croton question

Jeremy Harbinson "Jeremy Harbinson" at
Fri Jul 13 12:51:26 EST 2001

Hard to say what the problem is, but strong sunlight would be overdoing it. Not
many plants in indoor cultivation can withstand prolonged direct sunlight during
the summer months  without suffering injury (obviously there are exceptions),
even though the same plants might grow quite happily in the open in the tropics.
I do not know exactly what the causes this difference, but I would guess it one
of temeperature control owing to insufficient air movement and limited water
supply for indoor plants. Anyway, I grow codiaeums in bright light, but without
direct sunlight, and they grow just fine, with fine colouring. In my case,
bright light is produced by growing them in a south facing window with an
overhanging balcony that blocks direct sunlight during the summer months; you
could probably achieve the same end by lightly shading the plant with net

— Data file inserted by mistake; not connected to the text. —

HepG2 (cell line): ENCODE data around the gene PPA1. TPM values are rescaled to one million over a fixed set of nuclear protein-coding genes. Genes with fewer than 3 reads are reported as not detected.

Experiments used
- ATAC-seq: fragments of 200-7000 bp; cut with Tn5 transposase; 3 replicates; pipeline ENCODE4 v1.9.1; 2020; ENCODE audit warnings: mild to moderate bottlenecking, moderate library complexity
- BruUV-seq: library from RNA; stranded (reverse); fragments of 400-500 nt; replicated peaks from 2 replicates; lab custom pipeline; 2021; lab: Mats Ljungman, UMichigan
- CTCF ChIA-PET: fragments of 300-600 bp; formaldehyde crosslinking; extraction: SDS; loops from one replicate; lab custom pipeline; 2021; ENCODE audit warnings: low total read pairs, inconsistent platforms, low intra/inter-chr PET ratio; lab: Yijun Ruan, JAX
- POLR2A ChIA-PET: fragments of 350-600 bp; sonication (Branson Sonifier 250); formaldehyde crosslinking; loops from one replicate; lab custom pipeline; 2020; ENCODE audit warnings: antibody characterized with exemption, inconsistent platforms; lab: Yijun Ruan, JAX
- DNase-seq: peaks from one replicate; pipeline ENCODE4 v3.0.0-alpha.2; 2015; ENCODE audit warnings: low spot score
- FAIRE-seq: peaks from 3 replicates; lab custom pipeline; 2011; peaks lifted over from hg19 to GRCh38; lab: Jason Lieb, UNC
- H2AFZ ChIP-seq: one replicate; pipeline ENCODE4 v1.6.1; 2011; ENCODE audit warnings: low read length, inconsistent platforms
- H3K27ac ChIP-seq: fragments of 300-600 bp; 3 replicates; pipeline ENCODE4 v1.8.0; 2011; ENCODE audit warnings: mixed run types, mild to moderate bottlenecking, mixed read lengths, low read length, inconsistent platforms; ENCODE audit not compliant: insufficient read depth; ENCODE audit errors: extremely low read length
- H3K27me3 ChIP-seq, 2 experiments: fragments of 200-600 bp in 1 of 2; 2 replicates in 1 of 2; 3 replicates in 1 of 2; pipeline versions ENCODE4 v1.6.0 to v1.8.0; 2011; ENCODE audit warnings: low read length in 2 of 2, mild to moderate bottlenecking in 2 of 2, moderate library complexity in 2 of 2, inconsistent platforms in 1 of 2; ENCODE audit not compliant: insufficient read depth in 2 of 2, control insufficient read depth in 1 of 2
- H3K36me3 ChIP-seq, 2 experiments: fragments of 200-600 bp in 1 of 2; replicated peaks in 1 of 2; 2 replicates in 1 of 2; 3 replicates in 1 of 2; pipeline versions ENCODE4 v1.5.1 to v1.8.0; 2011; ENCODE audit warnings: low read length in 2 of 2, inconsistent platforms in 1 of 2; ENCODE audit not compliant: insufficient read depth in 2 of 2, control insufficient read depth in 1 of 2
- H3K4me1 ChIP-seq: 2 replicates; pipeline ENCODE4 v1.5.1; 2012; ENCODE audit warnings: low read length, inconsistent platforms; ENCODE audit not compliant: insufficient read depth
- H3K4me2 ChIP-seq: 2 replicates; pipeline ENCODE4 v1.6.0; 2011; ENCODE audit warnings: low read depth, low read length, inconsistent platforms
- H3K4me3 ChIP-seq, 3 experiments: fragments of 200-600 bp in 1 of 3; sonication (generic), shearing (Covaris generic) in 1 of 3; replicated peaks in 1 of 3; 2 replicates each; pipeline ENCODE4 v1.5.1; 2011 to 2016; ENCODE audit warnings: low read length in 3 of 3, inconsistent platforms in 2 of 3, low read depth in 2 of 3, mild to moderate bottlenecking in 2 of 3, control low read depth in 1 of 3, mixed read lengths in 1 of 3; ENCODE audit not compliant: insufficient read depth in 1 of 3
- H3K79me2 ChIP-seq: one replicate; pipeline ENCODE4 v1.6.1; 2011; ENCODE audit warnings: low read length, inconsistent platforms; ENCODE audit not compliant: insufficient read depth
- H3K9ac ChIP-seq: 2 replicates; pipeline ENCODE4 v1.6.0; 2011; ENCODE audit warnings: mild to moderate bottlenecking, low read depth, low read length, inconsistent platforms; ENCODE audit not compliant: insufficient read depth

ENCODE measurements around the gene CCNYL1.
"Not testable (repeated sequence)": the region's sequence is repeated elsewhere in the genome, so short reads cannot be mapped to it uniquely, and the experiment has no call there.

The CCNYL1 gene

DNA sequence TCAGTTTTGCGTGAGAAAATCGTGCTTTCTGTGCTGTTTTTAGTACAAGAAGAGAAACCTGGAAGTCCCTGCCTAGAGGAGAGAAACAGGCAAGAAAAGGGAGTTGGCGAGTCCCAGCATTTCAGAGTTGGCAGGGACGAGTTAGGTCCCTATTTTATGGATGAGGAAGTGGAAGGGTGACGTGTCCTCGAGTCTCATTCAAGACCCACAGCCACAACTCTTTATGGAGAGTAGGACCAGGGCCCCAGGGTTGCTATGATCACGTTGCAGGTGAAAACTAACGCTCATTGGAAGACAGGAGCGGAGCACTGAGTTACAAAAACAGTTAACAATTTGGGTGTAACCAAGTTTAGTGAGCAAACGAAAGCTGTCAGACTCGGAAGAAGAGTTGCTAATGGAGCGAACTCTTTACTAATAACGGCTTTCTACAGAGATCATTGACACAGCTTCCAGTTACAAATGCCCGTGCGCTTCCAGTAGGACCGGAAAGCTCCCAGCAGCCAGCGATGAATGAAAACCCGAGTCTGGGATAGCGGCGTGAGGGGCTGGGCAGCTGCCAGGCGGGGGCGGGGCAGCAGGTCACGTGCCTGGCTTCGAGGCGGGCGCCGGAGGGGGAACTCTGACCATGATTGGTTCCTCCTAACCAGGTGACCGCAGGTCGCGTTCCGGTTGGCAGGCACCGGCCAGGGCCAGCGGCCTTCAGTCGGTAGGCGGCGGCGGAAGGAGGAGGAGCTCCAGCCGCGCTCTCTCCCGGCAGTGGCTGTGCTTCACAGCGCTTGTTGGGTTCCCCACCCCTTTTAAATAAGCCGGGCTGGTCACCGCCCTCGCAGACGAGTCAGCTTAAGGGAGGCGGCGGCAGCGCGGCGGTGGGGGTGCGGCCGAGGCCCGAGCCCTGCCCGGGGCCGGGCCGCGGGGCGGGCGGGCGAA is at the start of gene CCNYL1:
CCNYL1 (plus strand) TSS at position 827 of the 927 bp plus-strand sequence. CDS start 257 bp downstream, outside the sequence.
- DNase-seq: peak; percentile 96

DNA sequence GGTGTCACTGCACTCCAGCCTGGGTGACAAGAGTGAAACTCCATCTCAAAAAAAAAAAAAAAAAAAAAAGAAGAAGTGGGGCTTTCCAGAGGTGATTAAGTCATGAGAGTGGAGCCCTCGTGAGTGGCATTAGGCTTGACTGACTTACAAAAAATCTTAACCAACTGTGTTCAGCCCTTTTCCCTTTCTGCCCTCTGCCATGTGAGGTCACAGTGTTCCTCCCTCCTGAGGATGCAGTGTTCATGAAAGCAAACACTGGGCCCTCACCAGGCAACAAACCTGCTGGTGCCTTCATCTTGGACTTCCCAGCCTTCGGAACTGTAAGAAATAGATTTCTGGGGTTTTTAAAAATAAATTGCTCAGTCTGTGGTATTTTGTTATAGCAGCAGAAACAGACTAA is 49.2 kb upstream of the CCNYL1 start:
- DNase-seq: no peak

curtains, venetian blinds etc. It could alos be that the plants are overwatered,
underwatered, too cold (when the sun is not shining) or have pests (eg spider
all the best,
Jeremy Harbinson

Jacqueline Davidson wrote:

> I recently (about 2 months ago) bought a croton (Codiaeum variegatum pictum)
> which looked healthy and well pigmented when I bought it. Now, however, it's
> a bit sad-looking: the colours aren't nearly as bright and several leaves
> are dying. The dying leaves turn brown and dry from the tip backwards.
> I know the plant needs strong sunlight to maintain the colouration, but I
> would appreciate any other advice on general care and possible remedies for
> its ailment.
> Jacqueline

More information about the Plantbio mailing list